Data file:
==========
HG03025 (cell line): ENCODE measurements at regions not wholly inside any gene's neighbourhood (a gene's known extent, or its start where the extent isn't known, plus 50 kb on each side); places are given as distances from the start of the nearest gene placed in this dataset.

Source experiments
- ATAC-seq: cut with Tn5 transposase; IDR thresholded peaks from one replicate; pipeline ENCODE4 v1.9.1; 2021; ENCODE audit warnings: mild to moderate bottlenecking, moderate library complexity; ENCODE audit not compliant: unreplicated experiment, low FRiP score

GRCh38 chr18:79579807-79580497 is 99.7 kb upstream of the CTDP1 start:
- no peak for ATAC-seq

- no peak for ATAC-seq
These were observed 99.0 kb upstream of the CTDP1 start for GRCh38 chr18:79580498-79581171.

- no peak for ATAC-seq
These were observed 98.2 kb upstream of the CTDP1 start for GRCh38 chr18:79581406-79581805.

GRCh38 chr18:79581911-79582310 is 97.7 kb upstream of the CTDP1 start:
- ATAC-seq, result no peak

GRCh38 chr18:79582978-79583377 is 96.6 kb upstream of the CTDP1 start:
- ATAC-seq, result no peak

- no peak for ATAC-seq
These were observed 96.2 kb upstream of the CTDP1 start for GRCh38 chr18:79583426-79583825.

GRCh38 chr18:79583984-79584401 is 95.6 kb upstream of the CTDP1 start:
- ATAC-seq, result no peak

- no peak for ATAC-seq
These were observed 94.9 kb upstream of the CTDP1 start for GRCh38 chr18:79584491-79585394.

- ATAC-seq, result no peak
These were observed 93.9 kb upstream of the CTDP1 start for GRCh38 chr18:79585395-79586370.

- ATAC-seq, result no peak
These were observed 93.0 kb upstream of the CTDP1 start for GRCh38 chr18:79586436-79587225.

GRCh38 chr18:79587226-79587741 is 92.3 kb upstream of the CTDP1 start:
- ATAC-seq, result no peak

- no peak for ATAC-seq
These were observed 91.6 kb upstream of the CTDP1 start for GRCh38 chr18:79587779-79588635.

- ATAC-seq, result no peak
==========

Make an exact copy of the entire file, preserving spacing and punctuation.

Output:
HG03025 (cell line): ENCODE measurements at regions not wholly inside any gene's neighbourhood (a gene's known extent, or its start where the extent isn't known, plus 50 kb on each side); places are given as distances from the start of the nearest gene placed in this dataset.

Source experiments
- ATAC-seq: cut with Tn5 transposase; IDR thresholded peaks from one replicate; pipeline ENCODE4 v1.9.1; 2021; ENCODE audit warnings: mild to moderate bottlenecking, moderate library complexity; ENCODE audit not compliant: unreplicated experiment, low FRiP score

GRCh38 chr18:79579807-79580497 is 99.7 kb upstream of the CTDP1 start:
- no peak for ATAC-seq

- no peak for ATAC-seq
These were observed 99.0 kb upstream of the CTDP1 start for GRCh38 chr18:79580498-79581171.

- no peak for ATAC-seq
These were observed 98.2 kb upstream of the CTDP1 start for GRCh38 chr18:79581406-79581805.

GRCh38 chr18:79581911-79582310 is 97.7 kb upstream of the CTDP1 start:
- ATAC-seq, result no peak

GRCh38 chr18:79582978-79583377 is 96.6 kb upstream of the CTDP1 start:
- ATAC-seq, result no peak

- no peak for ATAC-seq
These were observed 96.2 kb upstream of the CTDP1 start for GRCh38 chr18:79583426-79583825.

GRCh38 chr18:79583984-79584401 is 95.6 kb upstream of the CTDP1 start:
- ATAC-seq, result no peak

- no peak for ATAC-seq
These were observed 94.9 kb upstream of the CTDP1 start for GRCh38 chr18:79584491-79585394.

- ATAC-seq, result no peak
These were observed 93.9 kb upstream of the CTDP1 start for GRCh38 chr18:79585395-79586370.

- ATAC-seq, result no peak
These were observed 93.0 kb upstream of the CTDP1 start for GRCh38 chr18:79586436-79587225.

GRCh38 chr18:79587226-79587741 is 92.3 kb upstream of the CTDP1 start:
- ATAC-seq, result no peak

- no peak for ATAC-seq
These were observed 91.6 kb upstream of the CTDP1 start for GRCh38 chr18:79587779-79588635.

- ATAC-seq, result no peak